La resiliencia

The FAO Component of the Consolidated Appeals 2011: Zimbabwe

The FAO Component of the Consolidated Appeals 2011: Zimbabwe
Nov 2010

The recent stabilizing of the political situation in Zimbabwe, following post‑election violence in 2008, has allowed for modest gains in humanitarian activities.

Joint efforts between the Inclusive Government, formed in February 2009, and aid partners have resulted in improvements in food security, better delivery of social services and the prevention and containment of disease outbreaks.

Although there has been progress over the past two years, significant humanitarian needs remain. One in three children in Zimbabwe is chronically malnourished and nearly 12 000 die each year due to malnutrition-related illness. An estimated 1.7 million people will face severe food insecurity during the peak hunger period of January to March 2011.

In addition, there are numerous challenges related to outbreaks of cholera, which killed over 4 000 people in 2008–2009, lack of safe drinking water for one-third of the country, an estimated unemployment rate of 60 percent, and increases in maternal and child mortality.

The introduction of foreign currencies as legal tender has contained the unprecedented levels of inflation that Zimbabwe experienced in 2008 and facilitated economic growth of between 2 and 4 percent in 2010.

Challenges facing food security and livelihoods

The agriculture sector is the backbone of Zimbabwe’s economy and provides a livelihood for the vast majority of its population. Since 2000, agricultural productivity and output have fallen significantly as a result of periodic droughts, economic and political constraints and diseases, particularly the HIV/AIDS pandemic.

Following a significant increase in the main cereal harvest from 0.5 million tonnes in 2008 to 1.5 million tonnes in 2009, recorded production stagnated in 2010, largely due to a prolonged dry spell and an uneven distribution of rainfall. Massive emigration has kept the population steady for the past decade in spite of natural growth, which has maintained the annual cereal requirement at approximately 2 million tonnes. Zimbabwe has experienced an average annual cereal deficit of 700 000 tonnes over the past five years. Although the total land area currently cultivated in the country has increased by more than 400 000 hectares (28 percent) since 2000, agricultural productivity has decreased significantly over the same period. The near collapse of the livestock industry has made it difficult to deliver animal health services to the estimated 52 percent of rural Zimbabweans who own cattle.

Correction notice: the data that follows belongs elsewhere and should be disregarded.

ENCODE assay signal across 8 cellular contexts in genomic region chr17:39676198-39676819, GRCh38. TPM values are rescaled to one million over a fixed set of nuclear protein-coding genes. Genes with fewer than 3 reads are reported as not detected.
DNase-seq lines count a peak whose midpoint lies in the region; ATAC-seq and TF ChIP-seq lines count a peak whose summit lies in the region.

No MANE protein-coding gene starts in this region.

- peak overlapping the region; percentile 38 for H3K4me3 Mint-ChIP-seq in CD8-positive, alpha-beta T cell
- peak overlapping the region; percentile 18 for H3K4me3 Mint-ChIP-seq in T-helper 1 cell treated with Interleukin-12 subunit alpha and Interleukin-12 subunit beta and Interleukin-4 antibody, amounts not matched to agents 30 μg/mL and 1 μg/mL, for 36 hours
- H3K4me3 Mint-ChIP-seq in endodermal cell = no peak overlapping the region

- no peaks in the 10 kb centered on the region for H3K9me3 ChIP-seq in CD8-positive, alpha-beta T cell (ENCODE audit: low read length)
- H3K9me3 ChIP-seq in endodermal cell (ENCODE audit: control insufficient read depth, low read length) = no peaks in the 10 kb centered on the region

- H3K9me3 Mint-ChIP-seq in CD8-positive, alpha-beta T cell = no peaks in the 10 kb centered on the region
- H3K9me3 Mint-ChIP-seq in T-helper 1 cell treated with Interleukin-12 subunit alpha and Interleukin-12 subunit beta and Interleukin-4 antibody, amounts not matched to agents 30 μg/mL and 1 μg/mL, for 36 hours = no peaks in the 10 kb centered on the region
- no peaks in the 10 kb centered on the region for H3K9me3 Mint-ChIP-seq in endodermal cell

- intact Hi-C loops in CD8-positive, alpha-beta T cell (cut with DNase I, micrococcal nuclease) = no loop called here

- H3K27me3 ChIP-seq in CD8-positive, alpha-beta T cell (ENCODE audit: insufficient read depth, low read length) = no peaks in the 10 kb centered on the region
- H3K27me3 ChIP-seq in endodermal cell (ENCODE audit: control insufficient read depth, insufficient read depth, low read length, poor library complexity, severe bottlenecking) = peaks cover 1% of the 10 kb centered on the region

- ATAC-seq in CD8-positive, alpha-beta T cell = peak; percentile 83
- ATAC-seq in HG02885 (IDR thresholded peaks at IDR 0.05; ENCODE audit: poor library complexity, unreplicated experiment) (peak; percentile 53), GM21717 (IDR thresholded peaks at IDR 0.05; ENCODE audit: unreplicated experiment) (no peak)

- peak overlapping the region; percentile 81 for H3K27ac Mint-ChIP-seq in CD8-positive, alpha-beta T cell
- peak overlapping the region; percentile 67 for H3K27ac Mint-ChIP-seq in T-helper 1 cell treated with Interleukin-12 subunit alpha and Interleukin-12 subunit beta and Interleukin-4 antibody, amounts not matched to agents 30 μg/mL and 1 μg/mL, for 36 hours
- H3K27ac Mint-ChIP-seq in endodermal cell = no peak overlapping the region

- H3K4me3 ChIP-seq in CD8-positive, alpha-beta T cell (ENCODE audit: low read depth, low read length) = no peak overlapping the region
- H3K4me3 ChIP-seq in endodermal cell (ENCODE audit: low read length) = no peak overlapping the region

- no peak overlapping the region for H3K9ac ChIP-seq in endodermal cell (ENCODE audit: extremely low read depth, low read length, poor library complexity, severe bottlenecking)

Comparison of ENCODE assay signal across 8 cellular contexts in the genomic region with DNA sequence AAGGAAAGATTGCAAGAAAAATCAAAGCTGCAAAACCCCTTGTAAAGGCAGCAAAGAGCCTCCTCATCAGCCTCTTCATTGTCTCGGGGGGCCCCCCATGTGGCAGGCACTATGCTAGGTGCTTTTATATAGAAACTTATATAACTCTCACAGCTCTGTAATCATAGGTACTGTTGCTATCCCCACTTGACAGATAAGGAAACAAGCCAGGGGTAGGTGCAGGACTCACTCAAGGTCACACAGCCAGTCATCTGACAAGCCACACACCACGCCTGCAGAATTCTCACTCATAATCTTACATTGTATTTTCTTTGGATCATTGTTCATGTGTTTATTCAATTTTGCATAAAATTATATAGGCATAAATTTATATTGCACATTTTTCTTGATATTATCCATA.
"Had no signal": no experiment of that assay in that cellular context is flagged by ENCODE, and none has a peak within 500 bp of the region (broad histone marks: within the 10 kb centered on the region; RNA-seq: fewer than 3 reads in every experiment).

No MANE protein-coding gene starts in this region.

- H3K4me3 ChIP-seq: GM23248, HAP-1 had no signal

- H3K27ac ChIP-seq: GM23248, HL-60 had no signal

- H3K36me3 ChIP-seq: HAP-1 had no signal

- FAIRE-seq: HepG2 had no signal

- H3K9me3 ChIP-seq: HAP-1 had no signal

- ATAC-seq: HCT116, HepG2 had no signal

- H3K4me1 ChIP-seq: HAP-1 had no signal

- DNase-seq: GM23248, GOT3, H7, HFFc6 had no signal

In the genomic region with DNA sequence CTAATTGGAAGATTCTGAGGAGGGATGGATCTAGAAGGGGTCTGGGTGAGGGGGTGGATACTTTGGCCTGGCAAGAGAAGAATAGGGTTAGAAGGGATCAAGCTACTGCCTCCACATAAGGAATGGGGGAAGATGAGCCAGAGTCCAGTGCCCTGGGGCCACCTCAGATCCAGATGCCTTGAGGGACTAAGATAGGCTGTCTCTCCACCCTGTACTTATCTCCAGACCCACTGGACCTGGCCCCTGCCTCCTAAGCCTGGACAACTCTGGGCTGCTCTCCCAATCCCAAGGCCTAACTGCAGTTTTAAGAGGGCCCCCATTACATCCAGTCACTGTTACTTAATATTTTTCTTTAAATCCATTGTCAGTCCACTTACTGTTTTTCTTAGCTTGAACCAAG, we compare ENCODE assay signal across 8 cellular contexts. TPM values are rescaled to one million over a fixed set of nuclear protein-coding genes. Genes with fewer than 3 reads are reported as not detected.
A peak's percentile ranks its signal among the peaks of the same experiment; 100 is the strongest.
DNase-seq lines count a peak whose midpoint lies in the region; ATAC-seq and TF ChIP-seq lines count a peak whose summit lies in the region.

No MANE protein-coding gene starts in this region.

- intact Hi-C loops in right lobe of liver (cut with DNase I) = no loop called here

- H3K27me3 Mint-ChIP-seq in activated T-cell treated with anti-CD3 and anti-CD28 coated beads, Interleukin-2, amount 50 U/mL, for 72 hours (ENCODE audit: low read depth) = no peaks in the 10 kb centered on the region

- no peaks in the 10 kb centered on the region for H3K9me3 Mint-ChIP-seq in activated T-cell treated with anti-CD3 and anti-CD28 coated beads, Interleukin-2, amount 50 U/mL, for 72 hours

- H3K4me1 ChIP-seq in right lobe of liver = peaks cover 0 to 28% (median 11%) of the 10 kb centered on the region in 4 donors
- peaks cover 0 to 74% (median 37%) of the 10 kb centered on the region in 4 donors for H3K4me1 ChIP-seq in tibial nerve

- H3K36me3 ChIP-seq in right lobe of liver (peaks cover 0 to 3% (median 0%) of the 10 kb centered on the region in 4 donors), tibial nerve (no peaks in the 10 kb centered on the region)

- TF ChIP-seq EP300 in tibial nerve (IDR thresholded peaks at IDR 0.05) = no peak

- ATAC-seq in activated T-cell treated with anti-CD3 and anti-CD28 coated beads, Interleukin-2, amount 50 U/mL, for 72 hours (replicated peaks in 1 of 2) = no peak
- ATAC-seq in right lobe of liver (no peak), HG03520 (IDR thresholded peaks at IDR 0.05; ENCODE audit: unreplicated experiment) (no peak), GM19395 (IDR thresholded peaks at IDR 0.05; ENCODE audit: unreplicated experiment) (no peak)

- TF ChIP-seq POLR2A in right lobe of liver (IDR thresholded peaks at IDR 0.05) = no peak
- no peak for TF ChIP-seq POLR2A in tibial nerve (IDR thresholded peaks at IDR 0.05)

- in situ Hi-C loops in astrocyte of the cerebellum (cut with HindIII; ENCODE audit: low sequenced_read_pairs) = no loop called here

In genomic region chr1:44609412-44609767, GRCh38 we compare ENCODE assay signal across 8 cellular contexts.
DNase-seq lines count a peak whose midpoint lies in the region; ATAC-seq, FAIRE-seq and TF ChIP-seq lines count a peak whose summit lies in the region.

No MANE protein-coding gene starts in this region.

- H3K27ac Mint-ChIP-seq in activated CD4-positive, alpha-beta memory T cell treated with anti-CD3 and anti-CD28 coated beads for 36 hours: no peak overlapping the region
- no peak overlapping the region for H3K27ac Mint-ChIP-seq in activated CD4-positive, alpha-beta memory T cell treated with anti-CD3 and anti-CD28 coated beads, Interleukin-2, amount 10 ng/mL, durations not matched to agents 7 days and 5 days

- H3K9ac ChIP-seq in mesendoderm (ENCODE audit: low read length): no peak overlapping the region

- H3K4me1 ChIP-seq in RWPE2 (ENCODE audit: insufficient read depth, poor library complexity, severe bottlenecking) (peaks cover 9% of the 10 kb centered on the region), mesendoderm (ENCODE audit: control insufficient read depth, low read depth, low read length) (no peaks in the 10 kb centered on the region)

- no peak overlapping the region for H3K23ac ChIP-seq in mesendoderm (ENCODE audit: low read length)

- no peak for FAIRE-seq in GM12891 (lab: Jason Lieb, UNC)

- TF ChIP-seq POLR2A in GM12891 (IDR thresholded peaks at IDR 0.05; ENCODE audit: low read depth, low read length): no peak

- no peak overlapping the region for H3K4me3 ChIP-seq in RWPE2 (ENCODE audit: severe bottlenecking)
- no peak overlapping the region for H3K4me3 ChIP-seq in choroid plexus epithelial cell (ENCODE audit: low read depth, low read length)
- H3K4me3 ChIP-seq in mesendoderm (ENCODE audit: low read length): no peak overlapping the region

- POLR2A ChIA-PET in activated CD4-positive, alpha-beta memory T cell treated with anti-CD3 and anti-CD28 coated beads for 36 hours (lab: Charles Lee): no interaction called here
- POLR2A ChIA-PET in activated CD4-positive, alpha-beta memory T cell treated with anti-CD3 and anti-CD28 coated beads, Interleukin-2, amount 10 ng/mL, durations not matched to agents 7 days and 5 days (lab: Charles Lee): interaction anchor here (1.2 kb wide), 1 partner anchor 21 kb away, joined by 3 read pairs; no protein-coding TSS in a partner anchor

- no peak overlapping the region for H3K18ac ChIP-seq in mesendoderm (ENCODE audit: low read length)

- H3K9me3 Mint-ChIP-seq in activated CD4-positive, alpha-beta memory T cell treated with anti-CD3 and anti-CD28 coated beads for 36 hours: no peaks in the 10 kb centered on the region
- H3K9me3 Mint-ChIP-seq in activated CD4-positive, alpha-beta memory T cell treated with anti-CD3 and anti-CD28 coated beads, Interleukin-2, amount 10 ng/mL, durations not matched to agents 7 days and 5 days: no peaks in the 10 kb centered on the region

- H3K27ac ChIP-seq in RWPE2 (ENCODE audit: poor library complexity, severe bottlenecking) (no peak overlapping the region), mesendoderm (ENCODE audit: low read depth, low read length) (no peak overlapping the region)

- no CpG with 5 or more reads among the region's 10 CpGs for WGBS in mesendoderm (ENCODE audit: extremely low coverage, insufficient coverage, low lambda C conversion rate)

The agriculture sector continues to face many challenges for the coming years. Inputs are costly and in insufficient supply, making them inaccessible to most communal farmers. The Government’s capacity for providing extension and training support is limited. There are also labour shortages in the smallholder agriculture sector as a result of emigration and the HIV/AIDS pandemic. Priority needs in the sector include: access to agricultural inputs and extension services; improved productivity and diversification, coupled with improvements in market linkages; and the strengthening of coordination mechanisms and early warning systems.

Cluster response

The Zimbabwe CAP 2011 has adopted a cluster-based approach to provide the strategic focus and flexibility needed to identify adequate responses and build linkages with other activities in the country.

FAO aims to support increased food production and crop diversity through the provision of market-based assistance to vulnerable farmers in the form of inputs and extension services. Efforts will also be made to increase livestock productivity through the improvement of productive and marketing systems and the provision of animal health services.

FAO, as the lead agency of the agriculture sector, has positioned itself to assist national and international organizations and institutions working in Zimbabwe through the provision of a range of services relating to coordination and early warning systems that will include a comprehensive agriculture and food security monitoring system, the carrying out of national crop surveys and the implementation of small pilot projects throughout the country.

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